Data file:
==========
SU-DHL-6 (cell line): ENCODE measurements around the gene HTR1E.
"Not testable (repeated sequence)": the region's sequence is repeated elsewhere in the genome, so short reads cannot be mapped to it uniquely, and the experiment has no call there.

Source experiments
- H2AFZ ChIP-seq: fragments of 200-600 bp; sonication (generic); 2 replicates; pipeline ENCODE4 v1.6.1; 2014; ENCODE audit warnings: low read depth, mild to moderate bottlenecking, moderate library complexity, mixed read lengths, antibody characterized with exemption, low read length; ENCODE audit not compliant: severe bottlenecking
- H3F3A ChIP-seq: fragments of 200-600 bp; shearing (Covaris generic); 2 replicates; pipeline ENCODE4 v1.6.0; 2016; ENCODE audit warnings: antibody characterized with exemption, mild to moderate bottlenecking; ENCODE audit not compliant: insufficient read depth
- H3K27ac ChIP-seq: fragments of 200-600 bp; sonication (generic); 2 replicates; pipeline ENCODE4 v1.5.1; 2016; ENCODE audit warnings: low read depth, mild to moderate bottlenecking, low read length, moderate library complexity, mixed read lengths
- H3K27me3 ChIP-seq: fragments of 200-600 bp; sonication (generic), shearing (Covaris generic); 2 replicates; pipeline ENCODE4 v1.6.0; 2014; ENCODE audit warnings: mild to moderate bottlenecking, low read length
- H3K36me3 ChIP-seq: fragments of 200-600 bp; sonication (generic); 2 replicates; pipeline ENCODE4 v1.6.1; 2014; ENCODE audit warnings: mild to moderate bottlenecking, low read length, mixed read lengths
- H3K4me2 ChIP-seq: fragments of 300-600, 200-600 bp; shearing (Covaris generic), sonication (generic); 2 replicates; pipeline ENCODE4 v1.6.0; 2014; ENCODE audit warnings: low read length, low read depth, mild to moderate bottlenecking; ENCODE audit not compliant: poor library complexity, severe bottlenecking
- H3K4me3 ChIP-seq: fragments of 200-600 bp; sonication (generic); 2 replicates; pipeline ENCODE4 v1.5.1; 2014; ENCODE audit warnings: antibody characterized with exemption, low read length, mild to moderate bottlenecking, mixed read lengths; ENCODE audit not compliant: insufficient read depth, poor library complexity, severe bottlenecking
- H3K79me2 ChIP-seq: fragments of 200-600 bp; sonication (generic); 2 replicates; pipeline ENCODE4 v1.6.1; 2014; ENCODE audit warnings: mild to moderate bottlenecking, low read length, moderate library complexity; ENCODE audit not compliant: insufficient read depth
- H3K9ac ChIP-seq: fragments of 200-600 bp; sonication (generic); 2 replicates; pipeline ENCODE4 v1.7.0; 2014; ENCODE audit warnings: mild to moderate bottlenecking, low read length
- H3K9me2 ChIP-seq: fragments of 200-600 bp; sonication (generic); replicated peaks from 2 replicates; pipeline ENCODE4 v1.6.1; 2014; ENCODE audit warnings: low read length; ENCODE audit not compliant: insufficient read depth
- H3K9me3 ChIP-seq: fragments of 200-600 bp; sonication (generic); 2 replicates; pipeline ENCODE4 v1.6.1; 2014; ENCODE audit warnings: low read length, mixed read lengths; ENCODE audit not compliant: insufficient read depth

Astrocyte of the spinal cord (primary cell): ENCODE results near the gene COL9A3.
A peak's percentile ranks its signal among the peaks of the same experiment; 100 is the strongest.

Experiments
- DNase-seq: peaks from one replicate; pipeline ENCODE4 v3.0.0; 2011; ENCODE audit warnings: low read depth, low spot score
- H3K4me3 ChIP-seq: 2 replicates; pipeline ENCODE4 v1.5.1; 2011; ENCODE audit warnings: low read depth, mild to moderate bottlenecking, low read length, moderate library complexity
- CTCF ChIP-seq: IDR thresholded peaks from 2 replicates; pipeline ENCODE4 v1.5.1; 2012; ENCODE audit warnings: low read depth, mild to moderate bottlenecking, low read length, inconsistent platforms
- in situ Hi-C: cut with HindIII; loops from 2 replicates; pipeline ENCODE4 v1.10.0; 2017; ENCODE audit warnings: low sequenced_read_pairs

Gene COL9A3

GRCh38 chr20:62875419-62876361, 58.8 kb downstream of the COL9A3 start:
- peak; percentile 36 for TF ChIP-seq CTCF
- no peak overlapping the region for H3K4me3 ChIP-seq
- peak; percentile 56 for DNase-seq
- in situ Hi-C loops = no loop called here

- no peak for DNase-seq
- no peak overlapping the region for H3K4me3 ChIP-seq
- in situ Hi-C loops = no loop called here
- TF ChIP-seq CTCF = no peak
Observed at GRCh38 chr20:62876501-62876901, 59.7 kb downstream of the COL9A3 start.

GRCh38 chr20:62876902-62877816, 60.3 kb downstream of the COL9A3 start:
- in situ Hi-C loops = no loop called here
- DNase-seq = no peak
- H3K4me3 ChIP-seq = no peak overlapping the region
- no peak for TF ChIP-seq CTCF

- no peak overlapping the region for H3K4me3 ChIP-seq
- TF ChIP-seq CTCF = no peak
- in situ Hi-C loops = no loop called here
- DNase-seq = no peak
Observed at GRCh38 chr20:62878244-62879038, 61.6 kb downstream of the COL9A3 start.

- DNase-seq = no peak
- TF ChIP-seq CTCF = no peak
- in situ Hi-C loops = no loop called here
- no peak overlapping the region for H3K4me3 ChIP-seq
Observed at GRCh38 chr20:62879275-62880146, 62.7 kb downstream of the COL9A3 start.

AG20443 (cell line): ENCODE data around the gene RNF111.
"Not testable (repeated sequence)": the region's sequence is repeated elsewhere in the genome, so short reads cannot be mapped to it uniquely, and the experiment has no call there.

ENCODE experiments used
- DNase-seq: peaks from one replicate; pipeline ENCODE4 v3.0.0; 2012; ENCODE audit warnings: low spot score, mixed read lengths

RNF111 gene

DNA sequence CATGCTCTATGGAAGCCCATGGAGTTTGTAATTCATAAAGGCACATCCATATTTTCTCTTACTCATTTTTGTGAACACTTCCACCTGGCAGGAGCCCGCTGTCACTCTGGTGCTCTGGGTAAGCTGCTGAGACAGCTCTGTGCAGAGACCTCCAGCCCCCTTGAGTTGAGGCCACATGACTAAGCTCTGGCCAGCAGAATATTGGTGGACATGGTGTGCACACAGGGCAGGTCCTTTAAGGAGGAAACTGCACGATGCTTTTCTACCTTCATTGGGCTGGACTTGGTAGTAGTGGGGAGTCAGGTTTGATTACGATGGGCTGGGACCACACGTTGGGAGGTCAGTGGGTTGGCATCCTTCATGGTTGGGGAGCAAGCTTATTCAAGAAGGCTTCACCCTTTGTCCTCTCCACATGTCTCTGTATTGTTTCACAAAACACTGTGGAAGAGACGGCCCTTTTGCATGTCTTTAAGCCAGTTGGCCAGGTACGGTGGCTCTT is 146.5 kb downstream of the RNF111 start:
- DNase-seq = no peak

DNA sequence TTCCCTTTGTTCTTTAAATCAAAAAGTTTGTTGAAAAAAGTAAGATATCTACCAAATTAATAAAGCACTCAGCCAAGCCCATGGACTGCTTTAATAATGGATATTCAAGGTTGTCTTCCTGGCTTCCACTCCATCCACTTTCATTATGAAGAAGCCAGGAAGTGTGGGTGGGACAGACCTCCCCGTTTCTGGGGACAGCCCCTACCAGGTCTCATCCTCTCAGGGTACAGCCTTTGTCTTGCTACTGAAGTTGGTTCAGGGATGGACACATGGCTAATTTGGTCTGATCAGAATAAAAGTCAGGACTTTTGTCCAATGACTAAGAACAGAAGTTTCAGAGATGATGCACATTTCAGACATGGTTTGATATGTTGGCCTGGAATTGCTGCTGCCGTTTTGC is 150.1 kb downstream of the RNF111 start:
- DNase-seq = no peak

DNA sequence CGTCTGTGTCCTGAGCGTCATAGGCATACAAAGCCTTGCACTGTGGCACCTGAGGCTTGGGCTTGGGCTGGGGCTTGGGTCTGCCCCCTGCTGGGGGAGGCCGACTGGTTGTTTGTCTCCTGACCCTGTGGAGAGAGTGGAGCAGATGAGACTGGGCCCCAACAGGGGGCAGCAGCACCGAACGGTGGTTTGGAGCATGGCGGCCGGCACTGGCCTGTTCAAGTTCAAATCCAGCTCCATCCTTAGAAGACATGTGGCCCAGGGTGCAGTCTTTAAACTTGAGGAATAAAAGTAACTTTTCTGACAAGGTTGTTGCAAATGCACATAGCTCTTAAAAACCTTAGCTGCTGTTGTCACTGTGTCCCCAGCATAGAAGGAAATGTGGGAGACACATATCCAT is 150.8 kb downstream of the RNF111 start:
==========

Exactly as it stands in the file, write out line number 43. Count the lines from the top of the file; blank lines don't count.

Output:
- DNase-seq = no peak